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Finding Magnetic Field

  1. Jul 9, 2008 #1
    1. The problem statement, all variables and given/known data

    A metal rod of length 14 cm and mass 80 grams has metal loops at both ends, which go around two metal poles. The rod is in good electrical contact with the poles but can slide freely up and down. A magnet supplies a large uniform magnetic field B in the region of the rod.

    When the rod is not connected to a battery, and no current runs through it, if it is released in the position shown in the diagram, it falls downward until it hits the table.
    However, when the metal poles are connected by wires to a battery, and a 3 ampere conventional current flows through the rod in the direction shown, the rod remains at rest when released in the position shown, and does not fall.


    In the diagram +x is to the right, +y is up, and +z is out of the page.

    What is the magnitude of the magnetic field due to the large magnet, at the location of the rod? (The magnetic fields due to the current in the current in the circuit are negligible compared to the magnetic field of the magnet).
    Bmagnitude =_______ Tesla

    What is the direction of the magnetic field due to the large magnet, at the location of the rod? _________



    2. Relevant equations

    Fmagnetic = I[tex]\Delta[/tex]L x B

    eE = qvB

    F = qv x B

    I = qnAv


    3. The attempt at a solution

    I don't even really know where to start. I feel like I don't have enough information. I have I, L and weight. If v = I/qnA, I plug this into F = q(I/qnA) x B = (I/nA) x B but I still don't know n or A...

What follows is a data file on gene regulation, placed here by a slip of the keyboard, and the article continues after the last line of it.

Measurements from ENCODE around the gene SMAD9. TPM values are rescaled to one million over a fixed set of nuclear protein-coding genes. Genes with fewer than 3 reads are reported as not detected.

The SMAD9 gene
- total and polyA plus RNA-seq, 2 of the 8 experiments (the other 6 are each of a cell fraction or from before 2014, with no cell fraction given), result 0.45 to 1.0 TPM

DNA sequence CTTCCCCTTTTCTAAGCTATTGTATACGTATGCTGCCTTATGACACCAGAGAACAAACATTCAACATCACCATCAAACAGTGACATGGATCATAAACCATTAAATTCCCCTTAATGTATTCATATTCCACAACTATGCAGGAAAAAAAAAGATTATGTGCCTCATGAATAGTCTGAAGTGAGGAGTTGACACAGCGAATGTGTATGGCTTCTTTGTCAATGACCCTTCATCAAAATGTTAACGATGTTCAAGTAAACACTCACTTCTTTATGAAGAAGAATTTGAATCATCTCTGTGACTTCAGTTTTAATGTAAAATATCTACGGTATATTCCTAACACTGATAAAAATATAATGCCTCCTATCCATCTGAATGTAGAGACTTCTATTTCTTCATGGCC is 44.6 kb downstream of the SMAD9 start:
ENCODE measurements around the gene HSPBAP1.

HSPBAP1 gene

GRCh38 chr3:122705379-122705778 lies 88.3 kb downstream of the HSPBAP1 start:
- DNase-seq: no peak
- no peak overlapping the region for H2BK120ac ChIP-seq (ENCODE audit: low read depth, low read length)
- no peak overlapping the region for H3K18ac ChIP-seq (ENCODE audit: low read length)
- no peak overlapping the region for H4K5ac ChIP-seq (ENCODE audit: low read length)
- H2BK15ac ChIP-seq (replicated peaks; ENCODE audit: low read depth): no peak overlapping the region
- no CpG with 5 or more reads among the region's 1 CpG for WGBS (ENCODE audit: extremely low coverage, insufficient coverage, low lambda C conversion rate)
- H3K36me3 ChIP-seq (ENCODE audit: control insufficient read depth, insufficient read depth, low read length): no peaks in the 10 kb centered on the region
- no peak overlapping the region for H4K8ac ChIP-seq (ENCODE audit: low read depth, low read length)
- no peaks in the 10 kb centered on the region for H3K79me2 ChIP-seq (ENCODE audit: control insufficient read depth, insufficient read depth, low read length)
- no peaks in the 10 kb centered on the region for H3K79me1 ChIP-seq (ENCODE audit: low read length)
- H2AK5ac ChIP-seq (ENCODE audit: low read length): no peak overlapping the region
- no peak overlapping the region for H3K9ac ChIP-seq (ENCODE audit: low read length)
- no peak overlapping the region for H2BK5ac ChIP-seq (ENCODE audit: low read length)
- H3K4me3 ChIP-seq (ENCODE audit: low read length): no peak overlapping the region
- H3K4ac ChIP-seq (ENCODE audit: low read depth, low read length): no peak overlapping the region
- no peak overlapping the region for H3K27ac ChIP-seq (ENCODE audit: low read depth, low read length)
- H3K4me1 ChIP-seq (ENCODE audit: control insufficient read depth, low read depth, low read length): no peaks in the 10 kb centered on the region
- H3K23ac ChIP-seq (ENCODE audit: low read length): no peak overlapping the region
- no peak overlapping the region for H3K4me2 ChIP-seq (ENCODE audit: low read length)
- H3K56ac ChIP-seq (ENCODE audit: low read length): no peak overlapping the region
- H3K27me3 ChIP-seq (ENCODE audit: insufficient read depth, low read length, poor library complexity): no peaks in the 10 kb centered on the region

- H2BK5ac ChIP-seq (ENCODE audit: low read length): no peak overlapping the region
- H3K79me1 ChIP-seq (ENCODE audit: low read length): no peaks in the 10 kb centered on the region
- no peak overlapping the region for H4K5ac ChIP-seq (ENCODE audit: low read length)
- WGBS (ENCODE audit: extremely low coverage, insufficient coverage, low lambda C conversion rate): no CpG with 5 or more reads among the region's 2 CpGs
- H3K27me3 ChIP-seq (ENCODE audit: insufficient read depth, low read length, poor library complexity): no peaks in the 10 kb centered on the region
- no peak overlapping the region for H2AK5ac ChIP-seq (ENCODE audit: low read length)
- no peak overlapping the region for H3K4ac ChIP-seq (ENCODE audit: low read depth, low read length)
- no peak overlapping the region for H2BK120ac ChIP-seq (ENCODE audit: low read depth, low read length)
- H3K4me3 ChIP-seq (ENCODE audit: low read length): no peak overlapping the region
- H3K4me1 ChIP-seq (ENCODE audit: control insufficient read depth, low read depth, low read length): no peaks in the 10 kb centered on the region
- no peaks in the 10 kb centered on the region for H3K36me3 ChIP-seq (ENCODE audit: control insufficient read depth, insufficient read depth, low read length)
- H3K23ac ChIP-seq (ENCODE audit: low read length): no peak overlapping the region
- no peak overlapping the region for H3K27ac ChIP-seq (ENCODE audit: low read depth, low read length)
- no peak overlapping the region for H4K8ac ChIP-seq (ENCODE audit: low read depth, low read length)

I'm so lost. Please help!
     

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  3. Jul 9, 2008 #2

    Doc Al

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    Staff: Mentor

    You'll need this formula for the magnetic force on the current-carrying wire. (You'll also need the associated right hand rule to find the direction.)

    What forces act on the rod? Since the rod remains at rest, what must the net force be?
     
  4. Jul 9, 2008 #3
    The net force must equal zero. So F = qE + qvB becomes -qE = qvB which then is E=vB but I don't have E or v. I don't understand how this fits together with Fmagnetic = I[tex]\Delta[/tex]L x B...

    Also if I use Fmagnetic = I[tex]\Delta[/tex]L x B with -qE = qVB, then I get -qE = I[tex]\Delta[/tex]L x B which then equals (qE)/(I[tex]\Delta[/tex]L) = B, but now I am missing E...
     
  5. Jul 9, 2008 #4

    Doc Al

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    Staff: Mentor

    There's no E, only B, so forget about qE. There are two forces acting on the rod. What are they?
     
  6. Jul 9, 2008 #5
    gravitational and magnetic
     
  7. Jul 9, 2008 #6

    Doc Al

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    Staff: Mentor

    Right! Gravity acts down so the magnetic force better act up.

    Set up an equation between those two forces. Then you can solve for B.
     
  8. Jul 9, 2008 #7
    mg = I[tex]\Delta[/tex]L x B
    (.08kg)(9.81 m/s/s) = (3A)(.14m) x B
    1.869 T = B in the -z direction!!!

    Thanks for your help!!
     
  9. Jul 9, 2008 #8
    I didn't even think about gravity...I was thinking electrical and magnetic forces. :( THANKS!
     
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